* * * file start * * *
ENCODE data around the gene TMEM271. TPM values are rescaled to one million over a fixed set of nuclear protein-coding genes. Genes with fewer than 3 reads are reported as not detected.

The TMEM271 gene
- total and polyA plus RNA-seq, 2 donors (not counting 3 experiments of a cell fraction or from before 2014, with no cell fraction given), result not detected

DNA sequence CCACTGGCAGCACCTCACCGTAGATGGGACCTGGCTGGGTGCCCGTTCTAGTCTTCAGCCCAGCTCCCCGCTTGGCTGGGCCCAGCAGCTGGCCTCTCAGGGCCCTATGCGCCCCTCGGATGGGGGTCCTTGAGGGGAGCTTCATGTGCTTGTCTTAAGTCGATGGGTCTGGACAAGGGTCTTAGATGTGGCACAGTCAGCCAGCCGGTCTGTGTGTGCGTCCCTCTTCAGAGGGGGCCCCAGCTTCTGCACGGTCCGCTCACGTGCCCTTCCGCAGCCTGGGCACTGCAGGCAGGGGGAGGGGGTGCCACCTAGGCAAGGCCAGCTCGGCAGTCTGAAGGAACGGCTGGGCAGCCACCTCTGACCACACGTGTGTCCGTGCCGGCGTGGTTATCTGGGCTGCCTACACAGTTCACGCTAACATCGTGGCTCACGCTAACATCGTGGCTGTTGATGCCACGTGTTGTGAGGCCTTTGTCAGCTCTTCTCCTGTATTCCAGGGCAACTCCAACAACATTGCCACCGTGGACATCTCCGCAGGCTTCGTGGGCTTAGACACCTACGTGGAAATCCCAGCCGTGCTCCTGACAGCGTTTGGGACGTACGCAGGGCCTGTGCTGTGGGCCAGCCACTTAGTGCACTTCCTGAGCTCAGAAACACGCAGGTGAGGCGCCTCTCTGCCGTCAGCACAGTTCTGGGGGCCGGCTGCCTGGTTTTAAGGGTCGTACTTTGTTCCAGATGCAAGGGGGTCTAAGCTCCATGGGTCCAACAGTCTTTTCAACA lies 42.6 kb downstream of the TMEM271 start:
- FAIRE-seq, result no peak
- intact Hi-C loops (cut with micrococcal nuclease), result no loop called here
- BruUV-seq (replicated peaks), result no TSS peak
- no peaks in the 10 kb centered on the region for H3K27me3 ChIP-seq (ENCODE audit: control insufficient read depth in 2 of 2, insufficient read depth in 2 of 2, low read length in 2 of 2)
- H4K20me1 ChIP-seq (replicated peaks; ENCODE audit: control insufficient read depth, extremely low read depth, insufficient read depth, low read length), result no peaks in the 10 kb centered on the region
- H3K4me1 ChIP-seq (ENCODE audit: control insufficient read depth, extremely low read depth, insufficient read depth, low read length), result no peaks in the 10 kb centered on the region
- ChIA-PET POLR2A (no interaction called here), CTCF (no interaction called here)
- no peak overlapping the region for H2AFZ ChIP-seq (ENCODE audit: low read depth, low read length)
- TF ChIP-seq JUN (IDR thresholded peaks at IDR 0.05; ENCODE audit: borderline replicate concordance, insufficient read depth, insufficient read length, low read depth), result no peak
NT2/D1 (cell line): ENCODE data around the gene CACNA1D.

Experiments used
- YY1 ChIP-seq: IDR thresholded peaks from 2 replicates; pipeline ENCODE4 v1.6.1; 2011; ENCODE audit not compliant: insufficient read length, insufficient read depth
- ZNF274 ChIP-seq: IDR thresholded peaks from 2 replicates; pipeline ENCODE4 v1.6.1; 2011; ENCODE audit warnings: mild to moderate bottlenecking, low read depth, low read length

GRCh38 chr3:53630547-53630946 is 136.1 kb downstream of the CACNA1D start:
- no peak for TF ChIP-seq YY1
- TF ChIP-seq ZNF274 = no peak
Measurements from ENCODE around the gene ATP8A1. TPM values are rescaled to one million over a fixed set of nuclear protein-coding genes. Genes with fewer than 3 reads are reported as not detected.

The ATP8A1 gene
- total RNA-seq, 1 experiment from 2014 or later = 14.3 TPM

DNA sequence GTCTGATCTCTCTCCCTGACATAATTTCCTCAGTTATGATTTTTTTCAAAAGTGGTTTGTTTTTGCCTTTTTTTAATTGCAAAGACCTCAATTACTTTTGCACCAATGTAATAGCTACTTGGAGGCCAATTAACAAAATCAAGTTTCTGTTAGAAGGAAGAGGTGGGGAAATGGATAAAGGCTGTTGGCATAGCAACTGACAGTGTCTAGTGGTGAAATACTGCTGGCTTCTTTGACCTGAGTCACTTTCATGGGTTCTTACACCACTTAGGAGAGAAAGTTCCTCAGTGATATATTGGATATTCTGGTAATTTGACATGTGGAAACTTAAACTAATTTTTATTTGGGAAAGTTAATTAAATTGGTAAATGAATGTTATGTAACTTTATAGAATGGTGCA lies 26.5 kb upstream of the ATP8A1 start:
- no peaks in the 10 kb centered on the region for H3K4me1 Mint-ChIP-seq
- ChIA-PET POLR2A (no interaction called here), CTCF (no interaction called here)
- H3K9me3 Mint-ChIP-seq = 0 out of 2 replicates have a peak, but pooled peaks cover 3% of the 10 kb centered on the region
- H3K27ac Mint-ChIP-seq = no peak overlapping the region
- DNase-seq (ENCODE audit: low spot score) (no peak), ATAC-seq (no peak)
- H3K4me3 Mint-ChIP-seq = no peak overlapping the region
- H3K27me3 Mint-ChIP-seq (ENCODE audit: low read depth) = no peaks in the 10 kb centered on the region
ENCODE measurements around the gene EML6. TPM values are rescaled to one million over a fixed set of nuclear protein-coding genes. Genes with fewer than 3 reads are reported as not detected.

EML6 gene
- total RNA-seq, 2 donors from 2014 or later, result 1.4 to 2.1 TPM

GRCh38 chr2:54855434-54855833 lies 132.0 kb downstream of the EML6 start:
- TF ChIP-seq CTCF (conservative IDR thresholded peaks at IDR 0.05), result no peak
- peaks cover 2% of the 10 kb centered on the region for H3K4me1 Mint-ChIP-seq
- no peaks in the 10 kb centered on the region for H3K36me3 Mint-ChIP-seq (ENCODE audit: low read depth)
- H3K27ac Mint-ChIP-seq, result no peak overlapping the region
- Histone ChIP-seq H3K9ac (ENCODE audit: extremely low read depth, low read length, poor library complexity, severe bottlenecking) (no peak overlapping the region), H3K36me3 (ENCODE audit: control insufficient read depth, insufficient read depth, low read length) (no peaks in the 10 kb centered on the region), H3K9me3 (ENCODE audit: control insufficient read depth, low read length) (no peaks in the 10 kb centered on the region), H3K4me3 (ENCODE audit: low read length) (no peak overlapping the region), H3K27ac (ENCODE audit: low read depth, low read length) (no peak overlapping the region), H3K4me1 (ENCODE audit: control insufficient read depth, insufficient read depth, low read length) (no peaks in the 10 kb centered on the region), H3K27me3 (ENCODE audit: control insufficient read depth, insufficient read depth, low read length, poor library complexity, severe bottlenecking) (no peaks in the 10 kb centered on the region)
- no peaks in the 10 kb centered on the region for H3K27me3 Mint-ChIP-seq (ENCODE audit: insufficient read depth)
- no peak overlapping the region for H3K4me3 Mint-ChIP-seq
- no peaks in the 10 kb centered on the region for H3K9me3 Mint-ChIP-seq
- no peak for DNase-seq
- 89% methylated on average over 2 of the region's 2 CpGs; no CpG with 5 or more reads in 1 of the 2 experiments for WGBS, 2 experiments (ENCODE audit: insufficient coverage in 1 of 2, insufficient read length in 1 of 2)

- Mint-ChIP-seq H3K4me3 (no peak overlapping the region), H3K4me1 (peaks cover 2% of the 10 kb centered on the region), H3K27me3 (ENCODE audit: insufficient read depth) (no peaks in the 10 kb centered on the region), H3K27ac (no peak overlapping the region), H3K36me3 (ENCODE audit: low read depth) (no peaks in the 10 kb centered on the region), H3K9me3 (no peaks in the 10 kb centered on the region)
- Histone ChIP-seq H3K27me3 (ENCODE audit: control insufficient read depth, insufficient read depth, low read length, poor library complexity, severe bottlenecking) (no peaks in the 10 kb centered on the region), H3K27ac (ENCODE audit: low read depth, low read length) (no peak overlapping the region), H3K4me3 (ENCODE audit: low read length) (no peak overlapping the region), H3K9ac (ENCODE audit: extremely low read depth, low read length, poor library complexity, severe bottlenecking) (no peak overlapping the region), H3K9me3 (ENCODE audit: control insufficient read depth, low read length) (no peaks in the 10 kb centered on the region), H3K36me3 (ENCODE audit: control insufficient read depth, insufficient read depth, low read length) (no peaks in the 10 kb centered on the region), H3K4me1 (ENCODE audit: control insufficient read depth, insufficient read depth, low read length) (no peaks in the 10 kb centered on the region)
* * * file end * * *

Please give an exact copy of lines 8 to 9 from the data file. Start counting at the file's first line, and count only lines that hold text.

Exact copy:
- no peaks in the 10 kb centered on the region for H3K27me3 ChIP-seq (ENCODE audit: control insufficient read depth in 2 of 2, insufficient read depth in 2 of 2, low read length in 2 of 2)
- H4K20me1 ChIP-seq (replicated peaks; ENCODE audit: control insufficient read depth, extremely low read depth, insufficient read depth, low read length), result no peaks in the 10 kb centered on the region